The second stage examination of INMO, the Regional Mathematical Olympiad (RMO) is a three hour examination with six problems. The problems under each topic involve high level of difficulty and sophistication. The book, Challenge and Thrill of Pre-College Mathematics is very useful for preparation of RMO. West Bengal RMO 2015 Problem 4 Solution has been written for RMO preparation series.


Problem:


Suppose 36 objects are placed along a circle at equal distances. In how many ways can 3 objects be chosen from among them so that no two of the three chosen objects are adjacent nor diametrically opposite.


Discussion:


Without any restriction 3 points can be chosen in \binom{36}{3} ways.

We will delete the cases which are not allowed.

Case 1 – all three points are adjacent.

Exactly 36 cases are possible, with one such triangle for each vertex.

Case 2 – exactly two points are adjacent

First we choose one of the 36 such adjacent pairs in \binom{36}{1} ways. Next the third point is chosen such that it is not adjacent to any one of the two chosen points. Hence it can be done in \binom{32}{1} ways (36 – two points we have already selected – two points adjacent to these two).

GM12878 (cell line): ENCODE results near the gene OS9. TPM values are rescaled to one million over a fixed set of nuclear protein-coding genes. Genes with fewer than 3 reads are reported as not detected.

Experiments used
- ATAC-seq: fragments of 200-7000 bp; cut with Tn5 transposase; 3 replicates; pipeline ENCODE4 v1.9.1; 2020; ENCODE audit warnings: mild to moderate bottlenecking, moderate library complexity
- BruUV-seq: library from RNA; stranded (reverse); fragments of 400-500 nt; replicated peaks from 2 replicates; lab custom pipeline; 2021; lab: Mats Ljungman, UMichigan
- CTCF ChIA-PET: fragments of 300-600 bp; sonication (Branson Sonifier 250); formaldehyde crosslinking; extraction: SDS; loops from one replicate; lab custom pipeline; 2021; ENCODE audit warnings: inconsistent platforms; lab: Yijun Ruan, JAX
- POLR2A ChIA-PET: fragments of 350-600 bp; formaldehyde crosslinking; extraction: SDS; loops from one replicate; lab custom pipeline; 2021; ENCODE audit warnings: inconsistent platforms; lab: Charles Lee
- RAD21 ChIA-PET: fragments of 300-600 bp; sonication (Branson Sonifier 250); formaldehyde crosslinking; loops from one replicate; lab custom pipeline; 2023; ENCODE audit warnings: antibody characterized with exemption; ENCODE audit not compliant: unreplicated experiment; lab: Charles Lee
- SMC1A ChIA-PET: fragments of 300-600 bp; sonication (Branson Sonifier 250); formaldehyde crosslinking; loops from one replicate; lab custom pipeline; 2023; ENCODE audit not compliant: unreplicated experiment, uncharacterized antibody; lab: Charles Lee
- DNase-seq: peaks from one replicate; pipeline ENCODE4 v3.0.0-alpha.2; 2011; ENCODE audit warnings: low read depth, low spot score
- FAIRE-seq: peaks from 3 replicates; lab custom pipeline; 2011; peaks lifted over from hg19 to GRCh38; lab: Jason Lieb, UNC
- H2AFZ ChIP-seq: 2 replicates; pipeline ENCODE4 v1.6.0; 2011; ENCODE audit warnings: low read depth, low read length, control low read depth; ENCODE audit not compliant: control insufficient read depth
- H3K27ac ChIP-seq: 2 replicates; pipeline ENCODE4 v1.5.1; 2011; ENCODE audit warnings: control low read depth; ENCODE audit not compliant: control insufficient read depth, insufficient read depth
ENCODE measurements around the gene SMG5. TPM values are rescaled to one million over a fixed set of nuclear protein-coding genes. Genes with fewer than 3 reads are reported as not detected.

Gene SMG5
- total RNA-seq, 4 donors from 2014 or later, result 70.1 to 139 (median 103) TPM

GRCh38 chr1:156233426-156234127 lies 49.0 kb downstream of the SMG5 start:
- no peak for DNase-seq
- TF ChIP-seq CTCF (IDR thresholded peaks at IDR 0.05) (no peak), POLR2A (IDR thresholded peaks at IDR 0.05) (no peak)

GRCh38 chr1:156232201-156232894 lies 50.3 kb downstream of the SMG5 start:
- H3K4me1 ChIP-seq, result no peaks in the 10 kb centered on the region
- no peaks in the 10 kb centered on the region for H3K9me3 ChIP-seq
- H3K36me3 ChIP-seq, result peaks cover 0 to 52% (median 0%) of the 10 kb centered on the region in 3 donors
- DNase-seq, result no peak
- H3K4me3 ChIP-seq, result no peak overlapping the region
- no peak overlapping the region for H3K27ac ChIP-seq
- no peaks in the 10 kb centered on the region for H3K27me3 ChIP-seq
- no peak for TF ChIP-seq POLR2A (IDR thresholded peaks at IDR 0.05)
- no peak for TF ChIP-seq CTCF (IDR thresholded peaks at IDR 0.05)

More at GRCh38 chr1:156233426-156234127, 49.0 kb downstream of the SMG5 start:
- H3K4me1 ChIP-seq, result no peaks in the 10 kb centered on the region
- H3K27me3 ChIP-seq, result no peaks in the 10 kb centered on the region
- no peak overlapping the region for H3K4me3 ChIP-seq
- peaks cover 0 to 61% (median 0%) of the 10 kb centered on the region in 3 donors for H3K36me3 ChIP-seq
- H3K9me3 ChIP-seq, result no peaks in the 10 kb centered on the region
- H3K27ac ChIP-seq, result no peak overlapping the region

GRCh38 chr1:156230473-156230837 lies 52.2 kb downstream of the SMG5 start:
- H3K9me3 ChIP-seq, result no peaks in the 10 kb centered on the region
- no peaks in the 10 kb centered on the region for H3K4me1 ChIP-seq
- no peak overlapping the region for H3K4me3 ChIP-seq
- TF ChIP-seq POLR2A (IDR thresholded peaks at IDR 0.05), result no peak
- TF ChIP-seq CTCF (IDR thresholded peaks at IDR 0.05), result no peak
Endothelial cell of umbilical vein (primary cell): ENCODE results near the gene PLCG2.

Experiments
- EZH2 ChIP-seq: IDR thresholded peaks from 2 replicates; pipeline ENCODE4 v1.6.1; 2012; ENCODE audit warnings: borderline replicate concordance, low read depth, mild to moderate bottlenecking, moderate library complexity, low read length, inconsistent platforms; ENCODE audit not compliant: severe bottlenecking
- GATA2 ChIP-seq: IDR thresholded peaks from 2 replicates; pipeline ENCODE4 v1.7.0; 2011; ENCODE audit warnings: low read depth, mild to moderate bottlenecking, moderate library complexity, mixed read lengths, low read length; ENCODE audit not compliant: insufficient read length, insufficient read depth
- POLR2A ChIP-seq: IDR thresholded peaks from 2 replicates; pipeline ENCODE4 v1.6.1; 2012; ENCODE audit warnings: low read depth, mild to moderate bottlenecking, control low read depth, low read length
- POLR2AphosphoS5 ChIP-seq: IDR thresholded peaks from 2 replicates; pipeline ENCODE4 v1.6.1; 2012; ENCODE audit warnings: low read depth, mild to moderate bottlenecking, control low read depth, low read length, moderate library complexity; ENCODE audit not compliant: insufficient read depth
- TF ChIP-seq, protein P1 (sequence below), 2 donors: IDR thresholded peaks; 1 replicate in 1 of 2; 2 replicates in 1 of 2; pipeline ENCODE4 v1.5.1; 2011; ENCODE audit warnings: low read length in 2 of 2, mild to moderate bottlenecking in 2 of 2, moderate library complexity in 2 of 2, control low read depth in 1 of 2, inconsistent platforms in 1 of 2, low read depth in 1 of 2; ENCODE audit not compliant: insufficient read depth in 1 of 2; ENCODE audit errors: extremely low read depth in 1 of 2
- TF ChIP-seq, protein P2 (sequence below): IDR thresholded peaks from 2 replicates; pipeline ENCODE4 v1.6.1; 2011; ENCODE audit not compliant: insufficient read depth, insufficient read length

Hence total count is \binom{36}{1} \times \binom{32}{1}

Case 3 – No two points are adjacent but two of them are diametrically opposite.

We choose a diameter in 18 ways (since there are 36 points equally spaced, there will be 18 diameters).

The third point chosen cannot be adjacent to any one of the end points of this chosen diameter. Hence we have \binom{30}{1} ways.

Hence total count is 18 \times \binom{30}{1}

Therefore the total number of favorable cases are: \binom{36}{3} - 36 - \binom{36}{1} \times \binom{32}{1} - 18 \times \binom{30}{1} = 5412


Chatuspathi:

  • What is this topic: Combinatorics
  • What are some of the associated concept: Compliment rule of counting
  • Where can learn these topics: Cheenta I.S.I. & C.M.I. course, Cheenta Math Olympiad Program, discuss these topics in the ‘Number Theory’ module.
  • Book Suggestions: Principles of Combinatorics by Chuang Chong Chen